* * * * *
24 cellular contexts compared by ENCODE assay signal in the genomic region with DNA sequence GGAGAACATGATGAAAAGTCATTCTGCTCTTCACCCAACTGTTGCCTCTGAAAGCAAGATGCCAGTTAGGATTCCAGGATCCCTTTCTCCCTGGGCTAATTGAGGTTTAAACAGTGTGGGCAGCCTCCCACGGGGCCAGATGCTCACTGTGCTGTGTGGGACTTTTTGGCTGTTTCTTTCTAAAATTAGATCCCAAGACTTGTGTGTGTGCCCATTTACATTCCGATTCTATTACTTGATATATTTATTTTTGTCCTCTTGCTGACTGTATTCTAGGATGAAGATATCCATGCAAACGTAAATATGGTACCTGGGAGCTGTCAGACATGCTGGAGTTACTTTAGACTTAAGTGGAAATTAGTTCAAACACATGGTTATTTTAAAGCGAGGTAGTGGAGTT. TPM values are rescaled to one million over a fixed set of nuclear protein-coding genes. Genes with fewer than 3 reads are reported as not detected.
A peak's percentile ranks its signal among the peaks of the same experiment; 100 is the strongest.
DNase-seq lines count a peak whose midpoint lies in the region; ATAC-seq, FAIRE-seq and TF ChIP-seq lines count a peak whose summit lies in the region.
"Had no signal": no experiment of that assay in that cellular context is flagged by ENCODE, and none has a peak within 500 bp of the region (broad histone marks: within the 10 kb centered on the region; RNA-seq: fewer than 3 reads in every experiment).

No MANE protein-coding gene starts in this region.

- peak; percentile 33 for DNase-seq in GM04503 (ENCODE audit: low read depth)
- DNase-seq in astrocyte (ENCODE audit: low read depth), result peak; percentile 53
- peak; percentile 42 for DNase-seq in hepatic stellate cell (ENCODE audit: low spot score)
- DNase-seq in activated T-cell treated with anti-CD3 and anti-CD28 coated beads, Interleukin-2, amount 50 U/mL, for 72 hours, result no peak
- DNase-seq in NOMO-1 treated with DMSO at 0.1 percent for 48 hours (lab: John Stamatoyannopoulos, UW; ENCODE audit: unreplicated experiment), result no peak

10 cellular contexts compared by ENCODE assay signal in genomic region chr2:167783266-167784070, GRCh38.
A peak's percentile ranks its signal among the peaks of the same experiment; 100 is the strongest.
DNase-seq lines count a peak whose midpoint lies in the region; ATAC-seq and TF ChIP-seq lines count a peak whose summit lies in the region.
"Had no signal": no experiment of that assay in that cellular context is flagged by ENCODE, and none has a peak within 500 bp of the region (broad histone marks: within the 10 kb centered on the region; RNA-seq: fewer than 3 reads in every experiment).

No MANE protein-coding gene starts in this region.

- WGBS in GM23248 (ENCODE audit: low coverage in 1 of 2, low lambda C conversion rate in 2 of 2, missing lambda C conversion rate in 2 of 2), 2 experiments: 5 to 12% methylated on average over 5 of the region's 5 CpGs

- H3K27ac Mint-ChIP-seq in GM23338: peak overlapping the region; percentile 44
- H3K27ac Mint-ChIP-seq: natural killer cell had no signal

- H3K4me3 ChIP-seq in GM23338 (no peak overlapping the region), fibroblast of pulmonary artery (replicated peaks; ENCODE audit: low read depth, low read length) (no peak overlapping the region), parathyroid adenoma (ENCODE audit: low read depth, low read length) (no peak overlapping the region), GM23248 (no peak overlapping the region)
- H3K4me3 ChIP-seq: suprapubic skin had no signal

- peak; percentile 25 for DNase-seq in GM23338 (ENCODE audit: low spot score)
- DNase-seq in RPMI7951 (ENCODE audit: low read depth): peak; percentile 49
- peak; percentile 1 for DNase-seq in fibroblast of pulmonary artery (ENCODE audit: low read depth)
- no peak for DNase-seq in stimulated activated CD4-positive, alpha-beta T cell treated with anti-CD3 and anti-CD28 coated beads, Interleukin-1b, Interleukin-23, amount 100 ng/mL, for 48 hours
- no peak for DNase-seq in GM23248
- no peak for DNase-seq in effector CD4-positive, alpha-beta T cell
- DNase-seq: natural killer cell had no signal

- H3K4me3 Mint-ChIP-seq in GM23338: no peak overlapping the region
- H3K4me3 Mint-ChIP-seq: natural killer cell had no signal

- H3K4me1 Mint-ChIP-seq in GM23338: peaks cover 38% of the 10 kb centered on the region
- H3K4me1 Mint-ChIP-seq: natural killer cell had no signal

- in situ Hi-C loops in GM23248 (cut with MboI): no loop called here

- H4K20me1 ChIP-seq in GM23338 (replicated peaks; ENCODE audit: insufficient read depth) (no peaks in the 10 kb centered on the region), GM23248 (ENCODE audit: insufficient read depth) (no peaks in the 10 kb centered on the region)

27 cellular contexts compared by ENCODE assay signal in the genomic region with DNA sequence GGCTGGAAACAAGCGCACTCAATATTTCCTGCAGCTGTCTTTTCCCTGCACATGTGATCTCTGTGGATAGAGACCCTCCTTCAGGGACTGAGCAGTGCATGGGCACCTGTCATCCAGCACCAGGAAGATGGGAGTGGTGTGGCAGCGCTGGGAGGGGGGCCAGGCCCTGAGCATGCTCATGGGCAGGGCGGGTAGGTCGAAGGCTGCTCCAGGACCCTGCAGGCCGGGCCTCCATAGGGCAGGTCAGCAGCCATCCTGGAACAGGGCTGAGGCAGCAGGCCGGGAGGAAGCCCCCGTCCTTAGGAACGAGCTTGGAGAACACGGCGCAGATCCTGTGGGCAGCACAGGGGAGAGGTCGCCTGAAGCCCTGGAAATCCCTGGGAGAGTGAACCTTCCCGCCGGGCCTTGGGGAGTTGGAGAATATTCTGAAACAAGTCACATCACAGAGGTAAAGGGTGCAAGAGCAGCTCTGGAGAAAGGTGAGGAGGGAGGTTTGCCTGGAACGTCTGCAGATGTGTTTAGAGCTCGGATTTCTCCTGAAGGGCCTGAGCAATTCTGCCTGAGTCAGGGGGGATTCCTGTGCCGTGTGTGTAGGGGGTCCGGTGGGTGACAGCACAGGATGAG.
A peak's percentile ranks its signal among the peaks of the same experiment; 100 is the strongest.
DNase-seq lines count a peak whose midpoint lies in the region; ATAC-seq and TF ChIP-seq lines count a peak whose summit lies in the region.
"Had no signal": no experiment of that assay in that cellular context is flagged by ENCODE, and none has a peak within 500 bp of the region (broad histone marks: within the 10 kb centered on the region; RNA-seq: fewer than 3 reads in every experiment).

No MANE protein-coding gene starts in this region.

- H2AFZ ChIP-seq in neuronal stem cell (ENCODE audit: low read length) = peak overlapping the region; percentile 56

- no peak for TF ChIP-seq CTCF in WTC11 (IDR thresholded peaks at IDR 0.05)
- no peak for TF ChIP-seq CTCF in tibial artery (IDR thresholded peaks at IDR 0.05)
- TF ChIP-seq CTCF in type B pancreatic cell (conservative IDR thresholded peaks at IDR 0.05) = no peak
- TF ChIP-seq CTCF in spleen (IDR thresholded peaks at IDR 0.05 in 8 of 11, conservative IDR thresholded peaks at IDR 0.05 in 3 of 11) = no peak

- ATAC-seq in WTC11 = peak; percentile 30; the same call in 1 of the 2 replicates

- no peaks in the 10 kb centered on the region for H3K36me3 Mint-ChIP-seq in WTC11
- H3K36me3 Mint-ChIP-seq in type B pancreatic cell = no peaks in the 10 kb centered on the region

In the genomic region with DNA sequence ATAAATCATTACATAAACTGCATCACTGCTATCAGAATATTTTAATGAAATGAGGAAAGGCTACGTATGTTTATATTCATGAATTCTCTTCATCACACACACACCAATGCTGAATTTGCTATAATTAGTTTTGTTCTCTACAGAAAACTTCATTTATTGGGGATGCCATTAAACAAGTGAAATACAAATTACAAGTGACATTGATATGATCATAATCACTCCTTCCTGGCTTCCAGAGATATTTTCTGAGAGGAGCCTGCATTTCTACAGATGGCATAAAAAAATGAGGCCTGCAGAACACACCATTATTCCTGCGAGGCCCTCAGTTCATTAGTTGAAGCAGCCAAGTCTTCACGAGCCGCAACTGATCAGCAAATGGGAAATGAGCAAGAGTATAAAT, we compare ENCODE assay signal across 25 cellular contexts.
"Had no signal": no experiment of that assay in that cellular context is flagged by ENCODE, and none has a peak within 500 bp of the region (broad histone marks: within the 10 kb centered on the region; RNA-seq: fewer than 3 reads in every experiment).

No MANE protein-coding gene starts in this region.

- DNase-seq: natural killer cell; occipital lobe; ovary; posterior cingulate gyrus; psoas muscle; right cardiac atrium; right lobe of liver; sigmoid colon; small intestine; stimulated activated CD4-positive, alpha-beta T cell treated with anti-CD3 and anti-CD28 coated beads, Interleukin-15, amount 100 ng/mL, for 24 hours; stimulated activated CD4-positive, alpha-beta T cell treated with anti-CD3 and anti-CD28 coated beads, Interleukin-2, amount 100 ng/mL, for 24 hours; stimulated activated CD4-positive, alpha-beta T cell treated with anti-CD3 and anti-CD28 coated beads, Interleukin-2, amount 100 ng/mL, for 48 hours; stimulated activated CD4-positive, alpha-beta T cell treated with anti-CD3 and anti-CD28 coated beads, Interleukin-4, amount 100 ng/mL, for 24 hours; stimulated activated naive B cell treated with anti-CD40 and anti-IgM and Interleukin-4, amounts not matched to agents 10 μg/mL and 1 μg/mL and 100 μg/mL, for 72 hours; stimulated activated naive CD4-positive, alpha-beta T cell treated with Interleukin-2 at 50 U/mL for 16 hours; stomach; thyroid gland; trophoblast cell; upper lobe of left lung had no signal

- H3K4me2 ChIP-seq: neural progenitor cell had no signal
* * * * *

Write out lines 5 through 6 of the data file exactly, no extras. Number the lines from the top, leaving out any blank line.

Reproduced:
No MANE protein-coding gene starts in this region.

- peak; percentile 33 for DNase-seq in GM04503 (ENCODE audit: low read depth)